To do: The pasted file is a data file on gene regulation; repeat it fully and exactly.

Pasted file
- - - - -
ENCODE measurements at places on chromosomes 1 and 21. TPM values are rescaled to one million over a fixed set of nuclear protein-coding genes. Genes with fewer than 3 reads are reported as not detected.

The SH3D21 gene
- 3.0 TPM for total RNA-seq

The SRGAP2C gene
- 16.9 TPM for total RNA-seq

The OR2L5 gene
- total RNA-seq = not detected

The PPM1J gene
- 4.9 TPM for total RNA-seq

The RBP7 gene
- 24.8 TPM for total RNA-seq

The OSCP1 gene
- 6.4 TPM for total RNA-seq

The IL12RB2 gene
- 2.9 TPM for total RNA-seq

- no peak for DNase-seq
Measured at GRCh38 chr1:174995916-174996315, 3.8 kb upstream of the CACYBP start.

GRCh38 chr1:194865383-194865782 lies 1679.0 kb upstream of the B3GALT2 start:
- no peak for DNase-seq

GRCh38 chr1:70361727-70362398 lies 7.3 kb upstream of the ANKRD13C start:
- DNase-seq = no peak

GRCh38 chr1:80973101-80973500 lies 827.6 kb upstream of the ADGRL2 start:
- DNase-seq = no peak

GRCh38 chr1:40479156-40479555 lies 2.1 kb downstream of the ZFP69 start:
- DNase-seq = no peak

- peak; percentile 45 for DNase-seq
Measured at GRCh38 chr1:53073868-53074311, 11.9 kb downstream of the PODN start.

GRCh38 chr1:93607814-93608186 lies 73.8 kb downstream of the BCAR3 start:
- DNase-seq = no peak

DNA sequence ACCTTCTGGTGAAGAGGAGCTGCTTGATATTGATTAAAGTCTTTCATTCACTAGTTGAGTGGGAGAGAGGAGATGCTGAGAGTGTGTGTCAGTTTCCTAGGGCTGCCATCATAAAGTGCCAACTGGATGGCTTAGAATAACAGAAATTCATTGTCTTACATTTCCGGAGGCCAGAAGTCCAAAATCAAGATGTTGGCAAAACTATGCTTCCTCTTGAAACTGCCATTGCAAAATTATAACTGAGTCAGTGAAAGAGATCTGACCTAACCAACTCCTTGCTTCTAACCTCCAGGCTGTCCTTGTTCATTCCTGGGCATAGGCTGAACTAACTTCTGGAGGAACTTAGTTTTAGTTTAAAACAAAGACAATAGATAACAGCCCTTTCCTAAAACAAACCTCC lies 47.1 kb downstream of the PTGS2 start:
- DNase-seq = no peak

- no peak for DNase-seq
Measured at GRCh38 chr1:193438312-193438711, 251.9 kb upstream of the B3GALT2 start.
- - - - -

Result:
ENCODE measurements at places on chromosomes 1 and 21. TPM values are rescaled to one million over a fixed set of nuclear protein-coding genes. Genes with fewer than 3 reads are reported as not detected.

The SH3D21 gene
- 3.0 TPM for total RNA-seq

The SRGAP2C gene
- 16.9 TPM for total RNA-seq

The OR2L5 gene
- total RNA-seq = not detected

The PPM1J gene
- 4.9 TPM for total RNA-seq

The RBP7 gene
- 24.8 TPM for total RNA-seq

The OSCP1 gene
- 6.4 TPM for total RNA-seq

The IL12RB2 gene
- 2.9 TPM for total RNA-seq

- no peak for DNase-seq
Measured at GRCh38 chr1:174995916-174996315, 3.8 kb upstream of the CACYBP start.

GRCh38 chr1:194865383-194865782 lies 1679.0 kb upstream of the B3GALT2 start:
- no peak for DNase-seq

GRCh38 chr1:70361727-70362398 lies 7.3 kb upstream of the ANKRD13C start:
- DNase-seq = no peak

GRCh38 chr1:80973101-80973500 lies 827.6 kb upstream of the ADGRL2 start:
- DNase-seq = no peak

GRCh38 chr1:40479156-40479555 lies 2.1 kb downstream of the ZFP69 start:
- DNase-seq = no peak

- peak; percentile 45 for DNase-seq
Measured at GRCh38 chr1:53073868-53074311, 11.9 kb downstream of the PODN start.

GRCh38 chr1:93607814-93608186 lies 73.8 kb downstream of the BCAR3 start:
- DNase-seq = no peak

DNA sequence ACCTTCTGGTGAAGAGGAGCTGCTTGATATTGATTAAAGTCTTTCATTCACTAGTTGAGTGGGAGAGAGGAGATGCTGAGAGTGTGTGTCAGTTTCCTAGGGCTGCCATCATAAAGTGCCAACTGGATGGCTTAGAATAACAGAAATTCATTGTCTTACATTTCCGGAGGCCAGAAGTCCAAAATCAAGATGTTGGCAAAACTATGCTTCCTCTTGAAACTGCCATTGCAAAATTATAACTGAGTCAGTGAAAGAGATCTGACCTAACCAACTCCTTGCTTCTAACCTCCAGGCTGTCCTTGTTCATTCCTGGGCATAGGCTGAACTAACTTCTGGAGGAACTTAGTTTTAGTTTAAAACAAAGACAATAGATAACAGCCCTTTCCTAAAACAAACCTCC lies 47.1 kb downstream of the PTGS2 start:
- DNase-seq = no peak

- no peak for DNase-seq
Measured at GRCh38 chr1:193438312-193438711, 251.9 kb upstream of the B3GALT2 start.